Social VR Brings People Together in Virtual Worlds
The Oracle of Mars, Elon Musk, has often alluded to the
conspiracy theory metaphysical possibility that we’re living in a simulation. It’s like that scene from “Animal House” where Pinto the pledge ponders the implication that one atom in his fingernail is an entire universe. Ergo, his universe is but a single atom in the fingernail of another giant being ad infinitum – all while wacked out on the wacky weed with his weird professor. We don’t profess to know the answer to the ultimate question of life, the universe, and everything – but we do know that giving people an escape from their mundane lives is probably one of the biggest industries on this planet (and probably the rest of the multiverse). We’re not just talking about investing in cannabis. Companies providing platforms to create virtual worlds for socializing have been raking in the cash.
About four years ago, we first explored this concept of virtual world-building as a way to hang out with friends to play games, dance, attend concerts, watch sports, and generally immerse yourself in a purely digital environment, increasingly with the help of a virtual reality (VR) headset. It seemed pretty niche, as those seven social VR companies together had raised less than $50 million. Since then, most of our attention for social VR networking has been on virtual collaboration for enterprises. Gaming has always been big business – $150 billion pre-COVID, according to market intelligence firm IDC – but the payoff in VR gaming has remained elusive.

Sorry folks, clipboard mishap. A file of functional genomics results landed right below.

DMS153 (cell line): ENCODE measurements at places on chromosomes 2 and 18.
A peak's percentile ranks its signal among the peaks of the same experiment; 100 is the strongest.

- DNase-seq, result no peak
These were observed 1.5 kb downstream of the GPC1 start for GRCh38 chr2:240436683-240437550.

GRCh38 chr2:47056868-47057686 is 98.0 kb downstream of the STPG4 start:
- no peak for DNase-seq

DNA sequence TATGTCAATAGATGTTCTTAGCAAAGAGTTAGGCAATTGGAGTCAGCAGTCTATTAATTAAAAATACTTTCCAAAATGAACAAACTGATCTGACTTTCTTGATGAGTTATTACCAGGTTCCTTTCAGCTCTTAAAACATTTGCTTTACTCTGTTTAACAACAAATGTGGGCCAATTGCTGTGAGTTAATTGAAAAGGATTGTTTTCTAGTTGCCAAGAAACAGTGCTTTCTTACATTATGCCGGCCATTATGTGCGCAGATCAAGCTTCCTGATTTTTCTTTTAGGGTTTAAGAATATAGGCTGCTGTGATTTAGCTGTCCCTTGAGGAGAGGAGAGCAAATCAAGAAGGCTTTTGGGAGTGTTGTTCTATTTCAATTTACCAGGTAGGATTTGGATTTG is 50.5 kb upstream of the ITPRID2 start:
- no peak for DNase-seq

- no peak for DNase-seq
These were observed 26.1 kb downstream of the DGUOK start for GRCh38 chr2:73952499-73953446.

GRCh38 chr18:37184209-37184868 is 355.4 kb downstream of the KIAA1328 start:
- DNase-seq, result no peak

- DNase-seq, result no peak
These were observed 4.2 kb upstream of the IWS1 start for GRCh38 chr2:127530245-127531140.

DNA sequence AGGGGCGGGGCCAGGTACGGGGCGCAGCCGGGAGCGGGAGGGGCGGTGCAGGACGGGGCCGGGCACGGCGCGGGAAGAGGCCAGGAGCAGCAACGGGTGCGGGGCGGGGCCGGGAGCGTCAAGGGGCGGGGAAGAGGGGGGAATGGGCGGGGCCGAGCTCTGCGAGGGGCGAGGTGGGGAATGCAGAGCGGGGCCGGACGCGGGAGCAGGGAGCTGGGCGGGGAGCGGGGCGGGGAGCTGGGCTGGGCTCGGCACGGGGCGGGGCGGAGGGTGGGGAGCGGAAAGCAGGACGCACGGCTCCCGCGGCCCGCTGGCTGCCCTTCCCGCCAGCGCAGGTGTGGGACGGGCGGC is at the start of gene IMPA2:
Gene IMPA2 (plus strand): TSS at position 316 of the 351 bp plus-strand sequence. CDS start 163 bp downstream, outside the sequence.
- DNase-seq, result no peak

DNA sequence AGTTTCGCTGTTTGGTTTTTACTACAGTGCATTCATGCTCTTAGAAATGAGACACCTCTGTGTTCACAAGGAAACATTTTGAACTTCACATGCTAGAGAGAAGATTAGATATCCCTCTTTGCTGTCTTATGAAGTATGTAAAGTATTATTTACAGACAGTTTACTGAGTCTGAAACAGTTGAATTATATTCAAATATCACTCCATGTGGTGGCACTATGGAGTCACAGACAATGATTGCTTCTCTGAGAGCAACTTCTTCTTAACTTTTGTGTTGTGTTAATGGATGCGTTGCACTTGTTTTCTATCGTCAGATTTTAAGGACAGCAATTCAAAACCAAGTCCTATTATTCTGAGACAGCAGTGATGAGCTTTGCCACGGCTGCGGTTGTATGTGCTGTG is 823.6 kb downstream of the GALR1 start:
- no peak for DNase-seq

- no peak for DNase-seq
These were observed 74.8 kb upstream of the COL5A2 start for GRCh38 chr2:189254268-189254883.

Earlier this year, however, we started to rethink the definition of virtual reality with our coverage of Unity Software (U), a nearly $30 billion company that powers more than half of all mobile games, PC games, and console games. All games are virtual, whether they involve a VR headset or not. That shift in thinking – and we weren’t even puffing the Magic Dragon with Donald Sutherland at the time – made us realize that there are a number of companies that have created platforms that allow users to generate virtual worlds for socializing in both VR and non-VR formats. Some of them are turning virtual currency into real, hard cash.